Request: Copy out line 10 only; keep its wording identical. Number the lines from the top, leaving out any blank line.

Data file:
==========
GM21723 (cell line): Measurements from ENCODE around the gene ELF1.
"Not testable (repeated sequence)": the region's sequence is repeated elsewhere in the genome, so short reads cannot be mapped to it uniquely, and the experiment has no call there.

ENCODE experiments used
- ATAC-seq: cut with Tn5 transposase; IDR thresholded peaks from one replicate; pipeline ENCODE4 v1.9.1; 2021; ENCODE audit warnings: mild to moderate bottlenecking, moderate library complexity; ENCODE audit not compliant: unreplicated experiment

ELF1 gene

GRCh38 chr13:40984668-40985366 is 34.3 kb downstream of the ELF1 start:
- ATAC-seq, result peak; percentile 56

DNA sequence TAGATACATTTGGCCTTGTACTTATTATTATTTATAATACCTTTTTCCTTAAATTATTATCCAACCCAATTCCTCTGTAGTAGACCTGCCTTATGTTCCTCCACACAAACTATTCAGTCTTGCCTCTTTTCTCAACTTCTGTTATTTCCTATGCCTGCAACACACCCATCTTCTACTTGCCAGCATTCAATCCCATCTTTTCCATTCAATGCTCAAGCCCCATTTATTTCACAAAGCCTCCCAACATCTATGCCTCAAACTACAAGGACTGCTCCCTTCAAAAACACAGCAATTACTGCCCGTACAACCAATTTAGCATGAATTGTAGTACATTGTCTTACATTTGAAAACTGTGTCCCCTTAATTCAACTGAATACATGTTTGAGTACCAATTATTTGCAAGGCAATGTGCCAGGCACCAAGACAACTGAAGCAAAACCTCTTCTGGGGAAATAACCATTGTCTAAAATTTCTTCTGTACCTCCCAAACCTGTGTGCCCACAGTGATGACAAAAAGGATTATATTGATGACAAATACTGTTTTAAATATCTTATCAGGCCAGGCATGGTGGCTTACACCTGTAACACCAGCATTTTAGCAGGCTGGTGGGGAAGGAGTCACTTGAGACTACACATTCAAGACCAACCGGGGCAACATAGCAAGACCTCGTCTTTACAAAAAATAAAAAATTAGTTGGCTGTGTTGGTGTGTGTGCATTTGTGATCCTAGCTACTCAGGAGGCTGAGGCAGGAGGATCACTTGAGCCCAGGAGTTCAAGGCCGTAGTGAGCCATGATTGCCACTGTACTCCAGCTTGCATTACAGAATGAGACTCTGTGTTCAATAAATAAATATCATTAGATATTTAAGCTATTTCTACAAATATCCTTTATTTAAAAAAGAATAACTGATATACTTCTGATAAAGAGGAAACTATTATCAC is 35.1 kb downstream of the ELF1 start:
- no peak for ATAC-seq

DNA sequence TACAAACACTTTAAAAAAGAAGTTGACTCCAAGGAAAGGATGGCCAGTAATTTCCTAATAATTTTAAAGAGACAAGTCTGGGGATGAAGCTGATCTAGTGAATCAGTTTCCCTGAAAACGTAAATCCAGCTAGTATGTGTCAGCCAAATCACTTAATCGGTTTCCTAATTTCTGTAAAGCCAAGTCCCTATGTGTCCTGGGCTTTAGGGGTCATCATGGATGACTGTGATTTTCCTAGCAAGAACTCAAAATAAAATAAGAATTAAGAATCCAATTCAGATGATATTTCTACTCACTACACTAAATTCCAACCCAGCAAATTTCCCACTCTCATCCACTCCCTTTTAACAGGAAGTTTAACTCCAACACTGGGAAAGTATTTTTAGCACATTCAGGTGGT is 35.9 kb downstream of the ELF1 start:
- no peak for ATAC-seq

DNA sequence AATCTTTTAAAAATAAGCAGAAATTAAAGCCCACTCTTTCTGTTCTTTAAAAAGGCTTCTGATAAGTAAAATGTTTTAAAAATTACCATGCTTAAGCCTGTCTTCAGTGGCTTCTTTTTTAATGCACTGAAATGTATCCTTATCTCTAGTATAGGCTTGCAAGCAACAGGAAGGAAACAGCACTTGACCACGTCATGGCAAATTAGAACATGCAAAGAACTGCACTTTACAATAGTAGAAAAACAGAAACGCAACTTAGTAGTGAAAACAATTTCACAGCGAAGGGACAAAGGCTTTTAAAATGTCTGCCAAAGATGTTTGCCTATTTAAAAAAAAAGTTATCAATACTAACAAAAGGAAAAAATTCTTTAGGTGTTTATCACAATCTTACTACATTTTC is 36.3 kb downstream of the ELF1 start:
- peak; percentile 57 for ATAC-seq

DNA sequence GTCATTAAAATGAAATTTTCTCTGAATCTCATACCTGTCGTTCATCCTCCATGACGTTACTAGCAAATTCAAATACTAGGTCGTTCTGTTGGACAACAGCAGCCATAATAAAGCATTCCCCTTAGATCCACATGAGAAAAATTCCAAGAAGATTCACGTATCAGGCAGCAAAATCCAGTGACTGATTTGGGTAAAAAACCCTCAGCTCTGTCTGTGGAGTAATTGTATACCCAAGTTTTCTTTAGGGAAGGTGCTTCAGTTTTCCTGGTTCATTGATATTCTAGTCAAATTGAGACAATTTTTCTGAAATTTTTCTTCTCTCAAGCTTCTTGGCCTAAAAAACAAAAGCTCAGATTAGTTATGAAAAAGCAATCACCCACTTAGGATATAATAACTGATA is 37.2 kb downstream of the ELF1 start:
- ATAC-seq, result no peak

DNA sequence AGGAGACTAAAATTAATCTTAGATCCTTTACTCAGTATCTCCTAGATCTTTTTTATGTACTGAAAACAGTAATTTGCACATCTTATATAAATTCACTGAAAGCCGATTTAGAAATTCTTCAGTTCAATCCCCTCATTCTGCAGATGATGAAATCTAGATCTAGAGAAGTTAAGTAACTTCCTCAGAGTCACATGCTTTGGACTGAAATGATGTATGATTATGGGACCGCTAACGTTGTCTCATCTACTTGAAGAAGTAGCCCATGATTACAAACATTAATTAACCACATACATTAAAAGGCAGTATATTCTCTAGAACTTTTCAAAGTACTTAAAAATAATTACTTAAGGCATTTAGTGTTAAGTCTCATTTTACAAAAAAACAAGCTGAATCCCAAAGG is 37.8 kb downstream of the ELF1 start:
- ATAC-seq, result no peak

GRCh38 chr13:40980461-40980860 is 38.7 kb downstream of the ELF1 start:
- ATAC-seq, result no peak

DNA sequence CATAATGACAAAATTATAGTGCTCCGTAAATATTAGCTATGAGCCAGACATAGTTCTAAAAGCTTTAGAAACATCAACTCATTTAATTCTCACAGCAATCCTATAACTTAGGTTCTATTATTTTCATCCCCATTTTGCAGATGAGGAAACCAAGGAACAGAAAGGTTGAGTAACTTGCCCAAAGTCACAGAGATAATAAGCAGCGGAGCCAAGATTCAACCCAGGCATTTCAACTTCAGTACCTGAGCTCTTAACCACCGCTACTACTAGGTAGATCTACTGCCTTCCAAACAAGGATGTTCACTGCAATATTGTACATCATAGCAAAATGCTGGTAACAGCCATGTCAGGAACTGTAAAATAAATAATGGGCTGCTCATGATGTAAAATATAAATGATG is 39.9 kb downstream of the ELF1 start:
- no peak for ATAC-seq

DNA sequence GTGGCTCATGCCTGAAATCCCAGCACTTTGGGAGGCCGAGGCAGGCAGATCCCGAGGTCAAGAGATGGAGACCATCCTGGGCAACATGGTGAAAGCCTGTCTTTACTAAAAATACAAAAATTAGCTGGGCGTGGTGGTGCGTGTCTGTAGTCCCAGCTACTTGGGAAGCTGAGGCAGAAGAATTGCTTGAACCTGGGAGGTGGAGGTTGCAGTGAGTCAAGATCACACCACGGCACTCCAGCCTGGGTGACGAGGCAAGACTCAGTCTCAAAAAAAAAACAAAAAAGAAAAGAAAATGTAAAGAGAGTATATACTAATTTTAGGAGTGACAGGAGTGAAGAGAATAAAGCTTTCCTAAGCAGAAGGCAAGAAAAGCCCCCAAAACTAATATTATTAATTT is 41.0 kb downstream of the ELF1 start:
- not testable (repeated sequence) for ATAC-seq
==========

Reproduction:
DNA sequence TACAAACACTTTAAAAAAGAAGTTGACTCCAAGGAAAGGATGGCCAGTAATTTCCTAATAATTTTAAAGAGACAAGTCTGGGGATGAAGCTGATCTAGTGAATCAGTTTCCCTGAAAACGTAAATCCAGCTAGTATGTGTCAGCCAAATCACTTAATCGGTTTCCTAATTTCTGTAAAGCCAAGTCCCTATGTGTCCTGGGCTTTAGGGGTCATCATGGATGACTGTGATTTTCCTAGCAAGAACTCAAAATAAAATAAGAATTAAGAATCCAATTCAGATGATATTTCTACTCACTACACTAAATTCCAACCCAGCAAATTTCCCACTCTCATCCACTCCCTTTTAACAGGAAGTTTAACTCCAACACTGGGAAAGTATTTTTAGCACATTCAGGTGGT is 35.9 kb downstream of the ELF1 start: